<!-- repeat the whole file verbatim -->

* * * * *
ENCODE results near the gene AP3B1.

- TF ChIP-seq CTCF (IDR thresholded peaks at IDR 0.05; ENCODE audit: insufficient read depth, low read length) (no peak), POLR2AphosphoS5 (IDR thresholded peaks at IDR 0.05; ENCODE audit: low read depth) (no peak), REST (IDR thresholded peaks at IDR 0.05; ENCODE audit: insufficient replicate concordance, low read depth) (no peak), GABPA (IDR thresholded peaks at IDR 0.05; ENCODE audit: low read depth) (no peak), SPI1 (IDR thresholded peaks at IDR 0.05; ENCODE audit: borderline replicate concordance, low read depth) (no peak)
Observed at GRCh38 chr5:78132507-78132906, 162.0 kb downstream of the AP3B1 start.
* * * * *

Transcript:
ENCODE results near the gene AP3B1.

- TF ChIP-seq CTCF (IDR thresholded peaks at IDR 0.05; ENCODE audit: insufficient read depth, low read length) (no peak), POLR2AphosphoS5 (IDR thresholded peaks at IDR 0.05; ENCODE audit: low read depth) (no peak), REST (IDR thresholded peaks at IDR 0.05; ENCODE audit: insufficient replicate concordance, low read depth) (no peak), GABPA (IDR thresholded peaks at IDR 0.05; ENCODE audit: low read depth) (no peak), SPI1 (IDR thresholded peaks at IDR 0.05; ENCODE audit: borderline replicate concordance, low read depth) (no peak)
Observed at GRCh38 chr5:78132507-78132906, 162.0 kb downstream of the AP3B1 start.